Actually, what is “reality”? It seems to mean something different to each of us and this is reflected in our lifestyle. Perhaps we can learn from observing what reality means in our modern culture and comparing it with the reality of our ancestors 2-3000 years ago.
Its no secret: I am now 70 years old.
I was born into a world far, far richer in healthy forests, soils, oceans and valuable minerals than you were born into. As you can see in the above cartoon, our planet was a much more bounteous place in 1947. The evidence indicates that, in my lifetime, some people have actually destroyed the sustaining soils, minerals, oceans and atmospheric balances of Earth on a scale that has not occurred in 70,000 years, nor even in 7 million years and maybe not even in 70 million years.
What on Earth happened? Humans have long had the ability to burn the major forests of our planet and destroy its soils. However it seems their view of reality meant our distant ancestors conserved most of these vital resources for my generation. Maybe we can peer through the mists of time-space and learn from the wisdom of their reality?
The above quotations are translations of the languages spoken by these legendary people in different regions of Earth thousands of years ago. These people of legend may or may not have actually existed. What’s important for me is the fact that thousands of millions of people over millennia have treasured these ideas of reality. These world views informed their lifestyles and culture.
Have you worked out the big idea the quotations have in common? Hint. Its about the universal reality and it involves paradox. Yes. It is the paradox of change: all the universe is continuously changing; change is constant. In other words, one unchanging aspect of reality is it never ceases changing.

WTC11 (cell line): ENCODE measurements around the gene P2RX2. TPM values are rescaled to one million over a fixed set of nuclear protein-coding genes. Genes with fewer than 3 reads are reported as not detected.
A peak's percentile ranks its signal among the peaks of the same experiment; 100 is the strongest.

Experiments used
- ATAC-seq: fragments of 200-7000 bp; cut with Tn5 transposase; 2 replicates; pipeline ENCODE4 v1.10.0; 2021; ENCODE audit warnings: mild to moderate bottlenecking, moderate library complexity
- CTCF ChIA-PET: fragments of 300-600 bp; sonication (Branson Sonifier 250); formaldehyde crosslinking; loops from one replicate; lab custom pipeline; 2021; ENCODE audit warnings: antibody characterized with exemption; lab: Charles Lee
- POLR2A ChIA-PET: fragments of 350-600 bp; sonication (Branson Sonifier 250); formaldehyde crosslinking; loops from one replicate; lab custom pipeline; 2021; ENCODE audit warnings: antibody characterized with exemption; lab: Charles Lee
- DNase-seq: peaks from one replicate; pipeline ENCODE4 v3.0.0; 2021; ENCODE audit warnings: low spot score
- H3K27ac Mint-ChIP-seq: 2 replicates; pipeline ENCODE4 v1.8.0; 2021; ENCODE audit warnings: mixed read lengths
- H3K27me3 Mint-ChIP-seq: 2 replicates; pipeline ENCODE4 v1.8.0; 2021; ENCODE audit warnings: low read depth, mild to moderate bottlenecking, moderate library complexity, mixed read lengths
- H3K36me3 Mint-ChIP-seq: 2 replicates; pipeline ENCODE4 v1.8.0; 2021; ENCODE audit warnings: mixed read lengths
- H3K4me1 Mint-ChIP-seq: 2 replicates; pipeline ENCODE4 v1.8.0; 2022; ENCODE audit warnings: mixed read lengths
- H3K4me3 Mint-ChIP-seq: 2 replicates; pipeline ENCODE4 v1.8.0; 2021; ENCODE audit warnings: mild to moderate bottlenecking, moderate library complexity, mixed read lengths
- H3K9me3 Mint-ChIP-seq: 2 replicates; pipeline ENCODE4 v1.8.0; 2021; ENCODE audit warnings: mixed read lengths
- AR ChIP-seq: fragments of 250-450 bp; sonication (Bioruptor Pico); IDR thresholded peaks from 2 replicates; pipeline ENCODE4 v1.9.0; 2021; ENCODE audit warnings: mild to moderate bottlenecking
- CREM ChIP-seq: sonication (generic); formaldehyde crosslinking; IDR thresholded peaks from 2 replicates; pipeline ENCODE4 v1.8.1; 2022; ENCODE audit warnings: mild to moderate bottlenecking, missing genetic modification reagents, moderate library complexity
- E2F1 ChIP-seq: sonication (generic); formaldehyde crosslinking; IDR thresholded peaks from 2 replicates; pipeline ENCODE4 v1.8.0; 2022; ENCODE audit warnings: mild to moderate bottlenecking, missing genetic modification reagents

The quotations also involves another profound idea about reality: the forces making all movement and change come from within rather than from outside the universe(s?).
Many of our ancestors speak of sensing an amazing force that forms and transforms our stars, planets, clouds, mountains, rivers, trees, you, me and all the other possible forms of the universe(s?). Every culture has a different name for it e.g. prana, qi, chi, mana, Great Spirit, Life-force, energy… Sometimes part of me senses it too. Perhaps you too experience it?
Whether or not they give a name to it, most people say that words cannot describe their sensations of vitality, awe and wonder.
Many find that music dancing, drawing or painting can more truthfully reflect this vibrant reality. Since ancient times people have said this universal force is such that “every thing changes; nothing perishes” and ”all things change and we change with them”.
Even if I was the greatest illustrator in human history, my skills would still be insufficient to communicate the grandeur of all existence. Words easily make fools of us. Perhaps the words that least make fools of us are those of the Conservation of Reality Principle?
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First draft – page completed 17 May 2018